Star race car Lightning McQueen and his pal Mater head overseas to compete in the World Grand Prix race. But the road to the championship becomes rocky as Mater gets caught up in an intriguing adventure of his own: international espionage.
Larry the Cable Guy,
Spoiled by their upbringing and unaware of what wildlife really is, four animals from the New York Central Zoo escape, unwittingly assisted by four absconding penguins, and find themselves in Madagascar.
The Dragon Warrior has to clash against the savage Tai Lung as China's fate hangs in the balance. However, the Dragon Warrior mantle is supposedly mistaken to be bestowed upon an obese panda who is a novice in martial arts.
While traveling to California for the dispute of the final race of the Piston Cup against The King and Chick Hicks, the famous Lightning McQueen accidentally damages the road of the small town Radiator Springs and is sentenced to repair it. Lightning McQueen has to work hard and finds friendship and love in the simple locals, changing its values during his stay in the small town and becoming a true winner.Written by
Claudio Carvalho, Rio de Janeiro, Brazil
The last film worked on by Joe Ranft, who died in a car crash in 2005. The film is dedicated to his memory, as is Corpse Bride (2005). It also marks the final Pixar film to have a character voiced by him. Joe's brother, Jerome, would later take over as the voice of Red, in one of the Cars Toons shorts, and later have a role in Up (2009). See more »
After Mater tips two tractors, McQueen attempts to follow suit. When the camera pulls back to show all of the tractors tipping, the two Mater tipped initially are nowhere to be seen. Mater has not moved appreciably, so the tractors he tipped should have been on-screen right next to him. See more »
Okay, here we go. Focus. Speed. I am speed. One winner, forty-two losers. I eat losers for breakfast. Breakfast? Maybe I should have had breakfast? Brekkie could be good for me. No, no, no, focus. Speed. Faster than fast, quicker than quick. I am Lightning.
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Some television prints of this movie omit the cast list from the end credits. The animation continues with the credit area left blank. See more »
when Pixar announced their idea for "Cars" (a world exactly like our own but inhabited by living cars instead of humans), I thought that the film was going to be an instant failure. Then, as the images of the new graphics and the plot outlines started to came out I was still unimpressed by them, seeing at how unoriginal the plot was and how everything seemed to be aiming for showing off their technical progress, my hopes for "Cars" were really low. I guess that's why I ended up liking it so much.
"Cars" is the story of a cocky, arrogant and very ambitious young racer named Lightning McQueen (Owen Wilson) who has become the new sensation in the racing circuit. During the trip towards the final race of the circuit (a race that would give him the Cup if he wins), he gets lost and accidentally ends up in a small forgotten town on Route 66 named "Radiator Springs". Without knowing how to return to the Highway and forced to repair the damage caused by his arrival, McQueen will discover the simple way of life of this quiet town and its inhabitants.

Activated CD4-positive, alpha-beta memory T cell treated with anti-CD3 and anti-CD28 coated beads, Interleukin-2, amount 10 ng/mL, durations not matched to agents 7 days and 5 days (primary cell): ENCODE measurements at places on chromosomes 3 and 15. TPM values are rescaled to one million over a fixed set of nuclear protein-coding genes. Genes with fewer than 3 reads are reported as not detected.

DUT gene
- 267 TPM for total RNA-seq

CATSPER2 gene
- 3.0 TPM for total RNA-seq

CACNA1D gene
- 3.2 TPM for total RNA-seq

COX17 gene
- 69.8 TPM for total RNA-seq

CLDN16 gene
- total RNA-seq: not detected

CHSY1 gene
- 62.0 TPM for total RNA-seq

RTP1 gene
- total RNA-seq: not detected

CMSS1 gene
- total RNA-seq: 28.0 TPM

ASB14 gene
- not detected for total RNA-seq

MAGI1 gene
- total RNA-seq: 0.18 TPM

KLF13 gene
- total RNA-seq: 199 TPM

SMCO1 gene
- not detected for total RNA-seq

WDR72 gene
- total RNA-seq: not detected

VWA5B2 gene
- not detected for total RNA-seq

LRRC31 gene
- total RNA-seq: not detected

Visually, the film is perfect; the computer animation has reached a point where it seems that the only limit is to create a human being, and I bet that Pixar is not too far from it. Light effects, water effects, reflection, chrome and other phenomena are represented with great detail surpassing everything Pixar had done before. However, this tale of a young and ambitious car living in the fast urban world and his clash with the simple and slower life of rural U.S. is nothing really new or original, and this is where the directors/writers John Lasseter and the late Joe Ranft make a difference.
"Cars" is a new version of a familiar old story. Sure, it is by no means an original story and it is very predictable, but the details added by the writers are what makes the film different. The lovable and different characters give soul to the apparently lifeless "Cars", and they make the difference in what otherwise would be a dull boring and predictable film. every character has been carefully detailed, not only visually, but also in their personalities, antics and voices. This care in the characterization department is what made "Toy Story" or Fox's "Ice Age" different among other animated films.
The voice actors are very good, and it is noticeable the care taken in assembling the cast. Owen Wilson makes a very good McQueen, making him an arrogant, ambitious city boy; Paul Newman brings his experience and makes a wonderful Doc Hudson, Radiator Springs' mayor. Bonnie Hunt and Larry the Cable guy complete the cast and all of them are equally competent in their jobs. Their performances give the final touch to the film.
As written above, the film has only one big detail that may turn off some viewers. Its plot is nothing really new or unseen, and it could be said that it is one of their least funny scripts. Sure, it touches an important subject, but a few more laughs could had helped the final product. However, credit must go to the writers, who have crafted a movie that will keep the kids interested even when it is not a laugh riot.
"Cars" may not be have a multi-awarded script or even an original plot, but it has a lot of heart, and it shows how much Lasseter and Ranft cared for the story. Despite its troubles, it is a fine film to take the children. If you keep the expectations low and relax a bit it will be a nice ride.
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